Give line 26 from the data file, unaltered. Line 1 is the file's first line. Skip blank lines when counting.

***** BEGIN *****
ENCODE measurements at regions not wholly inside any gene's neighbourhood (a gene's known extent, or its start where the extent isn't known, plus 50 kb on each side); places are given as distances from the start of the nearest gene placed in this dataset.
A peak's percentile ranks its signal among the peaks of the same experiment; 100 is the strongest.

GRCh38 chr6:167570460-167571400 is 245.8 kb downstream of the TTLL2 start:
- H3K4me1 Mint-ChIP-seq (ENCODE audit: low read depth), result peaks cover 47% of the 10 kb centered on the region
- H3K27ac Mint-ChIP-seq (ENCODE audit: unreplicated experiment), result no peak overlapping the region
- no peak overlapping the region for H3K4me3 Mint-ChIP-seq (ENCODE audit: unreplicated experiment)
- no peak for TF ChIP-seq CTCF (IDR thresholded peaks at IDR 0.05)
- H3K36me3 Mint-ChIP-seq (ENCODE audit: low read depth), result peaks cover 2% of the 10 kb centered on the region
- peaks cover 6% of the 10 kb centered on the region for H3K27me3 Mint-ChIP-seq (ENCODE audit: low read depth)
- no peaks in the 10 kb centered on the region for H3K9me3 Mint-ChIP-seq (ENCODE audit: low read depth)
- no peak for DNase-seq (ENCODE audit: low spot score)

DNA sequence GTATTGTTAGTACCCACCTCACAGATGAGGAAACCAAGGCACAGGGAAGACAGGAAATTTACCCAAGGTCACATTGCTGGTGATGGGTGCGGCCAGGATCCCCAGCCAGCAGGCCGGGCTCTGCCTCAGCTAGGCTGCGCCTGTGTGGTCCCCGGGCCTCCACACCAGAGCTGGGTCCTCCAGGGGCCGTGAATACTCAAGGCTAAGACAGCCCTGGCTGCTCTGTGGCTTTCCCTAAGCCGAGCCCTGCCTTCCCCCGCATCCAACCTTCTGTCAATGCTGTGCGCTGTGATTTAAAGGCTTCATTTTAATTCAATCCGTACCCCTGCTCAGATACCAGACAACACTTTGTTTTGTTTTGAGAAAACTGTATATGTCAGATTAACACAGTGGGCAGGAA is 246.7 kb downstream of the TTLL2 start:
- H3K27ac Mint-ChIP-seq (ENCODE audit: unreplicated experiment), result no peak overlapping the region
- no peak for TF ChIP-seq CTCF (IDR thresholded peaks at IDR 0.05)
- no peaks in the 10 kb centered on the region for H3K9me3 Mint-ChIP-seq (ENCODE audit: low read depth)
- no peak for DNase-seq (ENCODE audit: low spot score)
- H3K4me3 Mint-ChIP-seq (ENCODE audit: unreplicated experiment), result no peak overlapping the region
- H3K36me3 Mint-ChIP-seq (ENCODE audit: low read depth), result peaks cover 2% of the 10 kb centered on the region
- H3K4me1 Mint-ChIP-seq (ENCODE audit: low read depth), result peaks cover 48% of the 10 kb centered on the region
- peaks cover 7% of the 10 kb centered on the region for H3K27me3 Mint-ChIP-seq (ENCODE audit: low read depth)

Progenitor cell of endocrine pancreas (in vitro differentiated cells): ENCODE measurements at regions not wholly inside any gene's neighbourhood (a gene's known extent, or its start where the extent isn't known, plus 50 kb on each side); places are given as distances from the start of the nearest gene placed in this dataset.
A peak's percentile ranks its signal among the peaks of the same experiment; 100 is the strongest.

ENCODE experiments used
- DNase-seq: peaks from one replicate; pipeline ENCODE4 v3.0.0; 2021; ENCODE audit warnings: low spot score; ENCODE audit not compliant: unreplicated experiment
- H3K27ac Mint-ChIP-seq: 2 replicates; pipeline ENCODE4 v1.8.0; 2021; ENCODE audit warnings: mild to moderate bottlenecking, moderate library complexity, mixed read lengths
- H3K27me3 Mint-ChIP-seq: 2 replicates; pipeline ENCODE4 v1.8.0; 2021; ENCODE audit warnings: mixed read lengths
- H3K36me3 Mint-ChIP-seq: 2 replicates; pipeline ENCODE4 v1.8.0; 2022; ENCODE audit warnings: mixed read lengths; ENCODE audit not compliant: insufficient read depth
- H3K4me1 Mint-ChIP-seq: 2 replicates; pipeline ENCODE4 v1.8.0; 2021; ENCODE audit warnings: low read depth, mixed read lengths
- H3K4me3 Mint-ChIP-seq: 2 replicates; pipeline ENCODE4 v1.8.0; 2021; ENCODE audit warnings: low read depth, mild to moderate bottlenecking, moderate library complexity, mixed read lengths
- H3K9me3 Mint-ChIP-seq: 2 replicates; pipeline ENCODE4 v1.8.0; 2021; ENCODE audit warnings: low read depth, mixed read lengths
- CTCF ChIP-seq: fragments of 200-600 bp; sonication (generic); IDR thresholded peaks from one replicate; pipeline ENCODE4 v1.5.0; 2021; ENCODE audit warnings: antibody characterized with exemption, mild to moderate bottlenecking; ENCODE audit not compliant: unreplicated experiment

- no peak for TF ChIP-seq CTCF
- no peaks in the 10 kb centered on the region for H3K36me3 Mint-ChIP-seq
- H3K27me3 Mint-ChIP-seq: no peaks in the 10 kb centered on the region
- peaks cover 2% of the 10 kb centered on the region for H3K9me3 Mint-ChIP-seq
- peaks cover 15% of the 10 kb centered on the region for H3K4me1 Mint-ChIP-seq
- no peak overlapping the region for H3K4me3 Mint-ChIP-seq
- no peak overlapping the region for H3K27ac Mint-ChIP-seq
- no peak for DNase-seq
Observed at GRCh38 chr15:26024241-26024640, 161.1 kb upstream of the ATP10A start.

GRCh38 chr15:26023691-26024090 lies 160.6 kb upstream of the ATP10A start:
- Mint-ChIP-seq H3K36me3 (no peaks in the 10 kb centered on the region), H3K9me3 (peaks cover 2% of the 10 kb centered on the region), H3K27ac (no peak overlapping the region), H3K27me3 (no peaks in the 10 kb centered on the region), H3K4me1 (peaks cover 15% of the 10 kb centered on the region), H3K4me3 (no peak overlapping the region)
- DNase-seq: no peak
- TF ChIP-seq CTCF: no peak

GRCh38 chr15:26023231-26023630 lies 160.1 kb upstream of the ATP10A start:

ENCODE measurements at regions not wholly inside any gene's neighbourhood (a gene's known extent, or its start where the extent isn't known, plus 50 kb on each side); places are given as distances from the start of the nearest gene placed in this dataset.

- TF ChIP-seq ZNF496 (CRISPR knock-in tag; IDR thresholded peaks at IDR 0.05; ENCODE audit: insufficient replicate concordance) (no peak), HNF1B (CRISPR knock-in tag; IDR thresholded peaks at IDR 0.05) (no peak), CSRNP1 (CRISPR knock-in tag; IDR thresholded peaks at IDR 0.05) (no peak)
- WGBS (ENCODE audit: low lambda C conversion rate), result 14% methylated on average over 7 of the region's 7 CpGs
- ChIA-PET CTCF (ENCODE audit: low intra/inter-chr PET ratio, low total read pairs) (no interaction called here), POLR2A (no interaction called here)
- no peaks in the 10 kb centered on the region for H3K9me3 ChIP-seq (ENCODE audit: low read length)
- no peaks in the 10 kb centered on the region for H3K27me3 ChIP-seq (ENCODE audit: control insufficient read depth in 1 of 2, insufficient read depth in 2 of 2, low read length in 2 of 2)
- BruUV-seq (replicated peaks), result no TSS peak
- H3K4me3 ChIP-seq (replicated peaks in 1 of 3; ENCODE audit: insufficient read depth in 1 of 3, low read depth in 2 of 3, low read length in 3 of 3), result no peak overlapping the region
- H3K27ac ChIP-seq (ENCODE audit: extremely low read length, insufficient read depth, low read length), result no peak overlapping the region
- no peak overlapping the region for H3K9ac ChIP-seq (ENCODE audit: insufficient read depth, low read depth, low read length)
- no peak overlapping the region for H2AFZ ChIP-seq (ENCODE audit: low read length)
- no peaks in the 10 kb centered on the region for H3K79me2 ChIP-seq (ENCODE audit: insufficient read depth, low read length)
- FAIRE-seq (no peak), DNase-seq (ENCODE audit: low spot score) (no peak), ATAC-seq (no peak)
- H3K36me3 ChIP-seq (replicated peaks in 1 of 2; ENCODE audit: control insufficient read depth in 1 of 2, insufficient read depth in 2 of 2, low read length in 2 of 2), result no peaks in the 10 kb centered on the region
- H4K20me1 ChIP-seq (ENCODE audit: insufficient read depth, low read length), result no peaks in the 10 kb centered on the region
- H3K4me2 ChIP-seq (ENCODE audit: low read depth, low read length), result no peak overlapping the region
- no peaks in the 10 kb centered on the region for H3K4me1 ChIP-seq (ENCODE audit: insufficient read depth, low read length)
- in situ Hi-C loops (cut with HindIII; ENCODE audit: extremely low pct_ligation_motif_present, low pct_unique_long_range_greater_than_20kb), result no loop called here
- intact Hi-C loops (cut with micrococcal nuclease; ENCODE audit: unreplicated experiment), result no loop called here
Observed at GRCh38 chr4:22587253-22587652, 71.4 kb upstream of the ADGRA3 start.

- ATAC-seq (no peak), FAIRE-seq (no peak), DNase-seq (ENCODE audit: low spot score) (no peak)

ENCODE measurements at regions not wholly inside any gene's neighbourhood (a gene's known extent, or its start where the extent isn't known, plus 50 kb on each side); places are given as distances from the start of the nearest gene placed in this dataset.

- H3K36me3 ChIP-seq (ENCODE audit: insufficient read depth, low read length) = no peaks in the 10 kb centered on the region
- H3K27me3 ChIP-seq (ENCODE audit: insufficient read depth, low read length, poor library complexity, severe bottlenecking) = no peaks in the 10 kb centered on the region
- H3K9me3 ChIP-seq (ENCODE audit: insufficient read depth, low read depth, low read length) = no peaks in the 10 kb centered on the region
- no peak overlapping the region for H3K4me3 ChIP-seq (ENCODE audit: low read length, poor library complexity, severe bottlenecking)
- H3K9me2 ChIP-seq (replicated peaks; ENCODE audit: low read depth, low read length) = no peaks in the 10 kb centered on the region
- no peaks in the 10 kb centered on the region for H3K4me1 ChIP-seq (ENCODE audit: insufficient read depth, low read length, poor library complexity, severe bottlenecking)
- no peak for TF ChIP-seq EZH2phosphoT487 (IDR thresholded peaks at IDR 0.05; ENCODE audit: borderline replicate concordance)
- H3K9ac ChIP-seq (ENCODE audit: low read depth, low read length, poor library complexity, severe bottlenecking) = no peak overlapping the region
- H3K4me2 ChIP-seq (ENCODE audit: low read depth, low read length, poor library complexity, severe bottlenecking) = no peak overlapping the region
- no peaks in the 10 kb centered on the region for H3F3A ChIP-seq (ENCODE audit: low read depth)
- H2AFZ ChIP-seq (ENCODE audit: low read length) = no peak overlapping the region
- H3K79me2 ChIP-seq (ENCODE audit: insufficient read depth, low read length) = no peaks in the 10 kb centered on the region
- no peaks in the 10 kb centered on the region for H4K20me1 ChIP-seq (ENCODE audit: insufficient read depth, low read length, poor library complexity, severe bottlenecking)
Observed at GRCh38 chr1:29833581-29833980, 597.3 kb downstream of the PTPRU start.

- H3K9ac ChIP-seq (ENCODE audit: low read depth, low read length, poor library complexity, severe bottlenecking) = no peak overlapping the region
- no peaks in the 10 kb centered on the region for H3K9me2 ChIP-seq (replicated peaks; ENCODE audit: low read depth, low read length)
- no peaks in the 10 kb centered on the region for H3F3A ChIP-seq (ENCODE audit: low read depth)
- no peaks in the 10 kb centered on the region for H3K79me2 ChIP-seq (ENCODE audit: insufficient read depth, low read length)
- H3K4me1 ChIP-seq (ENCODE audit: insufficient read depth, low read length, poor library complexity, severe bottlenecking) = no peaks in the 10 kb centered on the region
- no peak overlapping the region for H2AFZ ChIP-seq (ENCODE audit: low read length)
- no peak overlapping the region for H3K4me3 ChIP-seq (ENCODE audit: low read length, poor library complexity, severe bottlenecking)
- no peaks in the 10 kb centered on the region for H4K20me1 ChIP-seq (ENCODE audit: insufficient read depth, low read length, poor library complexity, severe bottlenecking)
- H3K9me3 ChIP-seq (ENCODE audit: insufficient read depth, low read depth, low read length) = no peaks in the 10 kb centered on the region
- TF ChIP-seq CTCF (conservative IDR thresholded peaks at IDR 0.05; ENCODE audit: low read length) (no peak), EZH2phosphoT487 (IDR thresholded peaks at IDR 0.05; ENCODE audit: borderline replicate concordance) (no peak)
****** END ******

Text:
- H3K27me3 Mint-ChIP-seq: 2 replicates; pipeline ENCODE4 v1.8.0; 2021; ENCODE audit warnings: mixed read lengths